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In Hemingway's " A Day's Wait", why does the father choose to read a book about pirates...

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saumh | Student, Grade 10 | (Level 1) Honors

Posted December 29, 2012 at 12:44 PM via web

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In Hemingway's " A Day's Wait", why does the father choose to read a book about pirates to Schatz?

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Ashley Kannan | Middle School Teacher | (Level 3) Distinguished Educator

Posted December 29, 2012 at 1:07 PM (Answer #1)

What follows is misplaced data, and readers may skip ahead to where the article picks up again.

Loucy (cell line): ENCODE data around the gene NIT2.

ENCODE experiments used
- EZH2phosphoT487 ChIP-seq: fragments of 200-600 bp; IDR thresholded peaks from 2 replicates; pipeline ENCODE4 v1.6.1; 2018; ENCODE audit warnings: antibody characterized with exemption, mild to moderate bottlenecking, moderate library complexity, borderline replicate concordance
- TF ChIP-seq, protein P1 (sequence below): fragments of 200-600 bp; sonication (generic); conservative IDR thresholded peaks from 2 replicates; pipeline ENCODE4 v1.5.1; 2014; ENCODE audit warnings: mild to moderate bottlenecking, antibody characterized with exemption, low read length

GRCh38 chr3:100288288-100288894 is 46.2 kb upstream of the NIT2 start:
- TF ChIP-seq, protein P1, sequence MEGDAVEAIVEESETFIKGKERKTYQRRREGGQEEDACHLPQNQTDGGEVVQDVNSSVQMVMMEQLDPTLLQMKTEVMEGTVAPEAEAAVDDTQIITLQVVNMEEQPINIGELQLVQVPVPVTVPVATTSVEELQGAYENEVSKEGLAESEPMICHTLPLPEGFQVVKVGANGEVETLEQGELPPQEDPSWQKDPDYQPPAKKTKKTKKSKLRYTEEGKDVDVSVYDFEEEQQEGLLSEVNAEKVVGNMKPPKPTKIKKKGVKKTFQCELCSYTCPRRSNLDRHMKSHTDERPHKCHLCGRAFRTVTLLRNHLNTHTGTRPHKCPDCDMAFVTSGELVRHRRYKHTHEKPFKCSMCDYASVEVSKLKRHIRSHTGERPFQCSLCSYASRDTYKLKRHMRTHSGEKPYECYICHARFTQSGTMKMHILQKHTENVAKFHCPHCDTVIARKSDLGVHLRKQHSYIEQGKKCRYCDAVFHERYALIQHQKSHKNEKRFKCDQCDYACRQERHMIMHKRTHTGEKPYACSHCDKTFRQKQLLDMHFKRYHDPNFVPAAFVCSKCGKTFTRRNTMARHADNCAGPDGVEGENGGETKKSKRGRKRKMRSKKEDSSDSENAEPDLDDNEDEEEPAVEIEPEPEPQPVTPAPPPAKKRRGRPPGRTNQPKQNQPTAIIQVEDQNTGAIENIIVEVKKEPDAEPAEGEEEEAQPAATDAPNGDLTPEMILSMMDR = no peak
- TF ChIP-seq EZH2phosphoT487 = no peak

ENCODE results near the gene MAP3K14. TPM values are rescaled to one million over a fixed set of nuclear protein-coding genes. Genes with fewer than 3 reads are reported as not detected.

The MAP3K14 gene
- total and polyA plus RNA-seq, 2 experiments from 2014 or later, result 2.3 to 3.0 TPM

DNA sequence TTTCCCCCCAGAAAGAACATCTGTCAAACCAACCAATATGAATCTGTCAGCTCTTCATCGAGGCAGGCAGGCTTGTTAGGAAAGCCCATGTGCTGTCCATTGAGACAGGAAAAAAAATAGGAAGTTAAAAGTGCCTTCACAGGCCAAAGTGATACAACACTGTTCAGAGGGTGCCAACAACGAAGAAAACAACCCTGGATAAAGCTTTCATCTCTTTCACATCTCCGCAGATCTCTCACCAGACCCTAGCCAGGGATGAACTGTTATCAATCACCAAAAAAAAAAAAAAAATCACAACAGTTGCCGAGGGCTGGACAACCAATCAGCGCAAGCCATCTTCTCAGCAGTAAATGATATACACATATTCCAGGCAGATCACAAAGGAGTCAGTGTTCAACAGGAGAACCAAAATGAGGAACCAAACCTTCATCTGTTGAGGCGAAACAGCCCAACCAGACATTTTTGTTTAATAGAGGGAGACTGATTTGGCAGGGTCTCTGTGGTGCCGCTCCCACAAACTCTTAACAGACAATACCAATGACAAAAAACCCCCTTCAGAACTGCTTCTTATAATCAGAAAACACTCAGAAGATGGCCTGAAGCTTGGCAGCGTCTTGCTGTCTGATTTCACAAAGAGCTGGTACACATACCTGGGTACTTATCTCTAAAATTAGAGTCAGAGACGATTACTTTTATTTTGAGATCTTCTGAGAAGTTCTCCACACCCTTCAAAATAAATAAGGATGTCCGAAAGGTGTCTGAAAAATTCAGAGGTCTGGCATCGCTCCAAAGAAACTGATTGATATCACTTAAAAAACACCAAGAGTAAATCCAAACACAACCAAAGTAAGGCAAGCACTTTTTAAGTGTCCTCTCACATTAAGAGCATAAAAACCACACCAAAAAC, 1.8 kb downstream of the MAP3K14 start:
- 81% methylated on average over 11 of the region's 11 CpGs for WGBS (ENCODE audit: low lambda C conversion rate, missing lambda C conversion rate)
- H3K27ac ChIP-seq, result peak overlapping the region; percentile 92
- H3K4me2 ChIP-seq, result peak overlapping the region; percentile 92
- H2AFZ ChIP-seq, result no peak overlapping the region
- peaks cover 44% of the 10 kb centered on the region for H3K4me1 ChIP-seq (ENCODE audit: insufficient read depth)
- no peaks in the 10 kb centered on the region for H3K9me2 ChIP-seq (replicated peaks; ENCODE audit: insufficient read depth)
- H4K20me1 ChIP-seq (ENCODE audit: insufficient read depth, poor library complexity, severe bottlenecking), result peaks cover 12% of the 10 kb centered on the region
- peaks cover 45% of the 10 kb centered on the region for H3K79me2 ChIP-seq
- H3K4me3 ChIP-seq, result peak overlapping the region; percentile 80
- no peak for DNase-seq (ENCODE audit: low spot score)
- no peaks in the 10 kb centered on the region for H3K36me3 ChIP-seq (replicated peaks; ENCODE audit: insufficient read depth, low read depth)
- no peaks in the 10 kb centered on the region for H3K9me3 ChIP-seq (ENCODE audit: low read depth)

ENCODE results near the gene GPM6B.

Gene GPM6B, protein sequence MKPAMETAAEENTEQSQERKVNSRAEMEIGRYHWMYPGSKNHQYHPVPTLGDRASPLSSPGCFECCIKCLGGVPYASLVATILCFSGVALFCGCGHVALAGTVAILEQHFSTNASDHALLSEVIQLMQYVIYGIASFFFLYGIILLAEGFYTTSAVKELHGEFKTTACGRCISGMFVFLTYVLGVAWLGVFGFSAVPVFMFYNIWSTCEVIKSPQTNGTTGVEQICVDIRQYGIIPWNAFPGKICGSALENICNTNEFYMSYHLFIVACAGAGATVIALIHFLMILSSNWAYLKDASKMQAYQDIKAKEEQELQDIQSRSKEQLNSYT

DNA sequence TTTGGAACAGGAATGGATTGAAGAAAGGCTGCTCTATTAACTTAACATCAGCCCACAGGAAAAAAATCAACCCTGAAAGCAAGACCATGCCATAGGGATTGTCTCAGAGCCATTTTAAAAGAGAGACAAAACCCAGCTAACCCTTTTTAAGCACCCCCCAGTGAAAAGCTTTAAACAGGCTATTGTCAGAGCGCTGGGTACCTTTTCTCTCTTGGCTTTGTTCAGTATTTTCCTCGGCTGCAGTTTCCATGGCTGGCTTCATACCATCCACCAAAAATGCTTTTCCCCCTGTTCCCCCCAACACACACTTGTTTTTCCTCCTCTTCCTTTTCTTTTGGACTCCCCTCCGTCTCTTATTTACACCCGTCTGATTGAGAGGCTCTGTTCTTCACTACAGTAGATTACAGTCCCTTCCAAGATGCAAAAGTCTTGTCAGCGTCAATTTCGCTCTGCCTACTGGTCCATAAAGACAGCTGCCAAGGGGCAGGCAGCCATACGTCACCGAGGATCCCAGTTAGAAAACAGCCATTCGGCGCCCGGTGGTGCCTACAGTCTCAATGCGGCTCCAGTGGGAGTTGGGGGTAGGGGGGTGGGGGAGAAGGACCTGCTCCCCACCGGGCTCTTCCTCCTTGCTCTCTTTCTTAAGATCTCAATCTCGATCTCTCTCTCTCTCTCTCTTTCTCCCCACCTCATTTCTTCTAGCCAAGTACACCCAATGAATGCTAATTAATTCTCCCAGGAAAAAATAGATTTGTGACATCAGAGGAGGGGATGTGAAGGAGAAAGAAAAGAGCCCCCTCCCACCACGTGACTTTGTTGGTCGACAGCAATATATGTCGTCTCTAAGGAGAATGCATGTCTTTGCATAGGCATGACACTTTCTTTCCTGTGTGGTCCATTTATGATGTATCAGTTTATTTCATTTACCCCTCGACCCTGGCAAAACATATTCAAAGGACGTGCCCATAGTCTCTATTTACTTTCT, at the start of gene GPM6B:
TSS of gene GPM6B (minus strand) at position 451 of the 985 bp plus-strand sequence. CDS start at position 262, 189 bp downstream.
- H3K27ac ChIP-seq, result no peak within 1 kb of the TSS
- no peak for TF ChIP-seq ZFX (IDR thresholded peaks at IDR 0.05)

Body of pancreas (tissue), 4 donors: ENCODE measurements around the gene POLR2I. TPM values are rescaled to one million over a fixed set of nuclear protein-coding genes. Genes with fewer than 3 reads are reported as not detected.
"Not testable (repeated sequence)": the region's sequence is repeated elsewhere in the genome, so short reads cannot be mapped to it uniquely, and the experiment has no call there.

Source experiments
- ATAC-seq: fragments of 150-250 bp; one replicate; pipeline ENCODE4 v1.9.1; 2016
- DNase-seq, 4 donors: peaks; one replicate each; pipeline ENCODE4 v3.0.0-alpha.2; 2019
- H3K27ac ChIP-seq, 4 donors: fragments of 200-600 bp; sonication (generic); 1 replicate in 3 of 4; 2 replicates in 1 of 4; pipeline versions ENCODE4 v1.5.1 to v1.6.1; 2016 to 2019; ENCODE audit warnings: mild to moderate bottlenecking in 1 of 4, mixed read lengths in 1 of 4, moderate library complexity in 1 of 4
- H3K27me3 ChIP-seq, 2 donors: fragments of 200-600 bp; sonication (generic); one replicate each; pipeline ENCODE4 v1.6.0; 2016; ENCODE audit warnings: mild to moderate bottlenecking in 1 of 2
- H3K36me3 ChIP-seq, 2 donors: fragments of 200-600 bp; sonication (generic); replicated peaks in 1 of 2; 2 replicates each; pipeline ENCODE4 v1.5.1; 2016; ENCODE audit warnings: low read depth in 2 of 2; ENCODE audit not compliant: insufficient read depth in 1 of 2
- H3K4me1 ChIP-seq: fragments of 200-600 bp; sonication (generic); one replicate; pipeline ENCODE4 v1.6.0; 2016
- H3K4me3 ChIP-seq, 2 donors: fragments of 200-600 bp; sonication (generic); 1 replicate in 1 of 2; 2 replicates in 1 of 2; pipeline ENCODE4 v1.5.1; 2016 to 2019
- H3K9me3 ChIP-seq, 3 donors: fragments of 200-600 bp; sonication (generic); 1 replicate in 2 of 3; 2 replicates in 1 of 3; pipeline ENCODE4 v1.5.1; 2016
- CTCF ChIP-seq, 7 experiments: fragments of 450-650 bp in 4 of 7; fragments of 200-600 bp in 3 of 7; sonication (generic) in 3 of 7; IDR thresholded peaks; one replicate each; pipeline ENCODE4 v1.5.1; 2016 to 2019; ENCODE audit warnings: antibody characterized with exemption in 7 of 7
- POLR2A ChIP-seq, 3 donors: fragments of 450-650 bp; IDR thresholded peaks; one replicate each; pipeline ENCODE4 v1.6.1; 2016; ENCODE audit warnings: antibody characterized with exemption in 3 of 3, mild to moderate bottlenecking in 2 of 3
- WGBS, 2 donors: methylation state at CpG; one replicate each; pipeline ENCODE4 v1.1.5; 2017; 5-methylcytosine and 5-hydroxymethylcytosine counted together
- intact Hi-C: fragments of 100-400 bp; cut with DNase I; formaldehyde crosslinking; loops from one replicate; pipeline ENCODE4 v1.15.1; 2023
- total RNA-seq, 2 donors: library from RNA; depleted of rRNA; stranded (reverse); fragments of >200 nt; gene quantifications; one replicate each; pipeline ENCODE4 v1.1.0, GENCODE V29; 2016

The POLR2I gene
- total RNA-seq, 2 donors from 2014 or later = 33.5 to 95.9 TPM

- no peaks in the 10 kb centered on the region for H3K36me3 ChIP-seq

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I think that the choice of the pirate book is rooted in a desire to clear Schatz's mind of being under the weather. Pyle's Book of Pirates is a book intended to capture the imagination of particularly young readers.  The vision of sun and bright colors accompanying the work with Pyle's illustrative abilities is a natural choice for a child who is sick with a fever.  The feelings of cold and discomfort can be easily channeled into far off places, helping the mental fatigue and anguish from being ill to dissipate.  The fact that the father reads the book to Schatz and then reads some of it to himself is a form of escapism from the challenging conditions of getting well. The romantic vision of pirates that Pyle evoked out in his book could be an attempt to capture the imagination of a sick child.  In the hopes of getting the child to become well, enlisting his imagination to think of far off places with exotic individuals such as pirates could have served as motivation for the father to choose this particular book to read. I think that it is a natural choice of text for a father to read to his son in the hopes that he can provide some comfort to a sick child in order to get well soon.  

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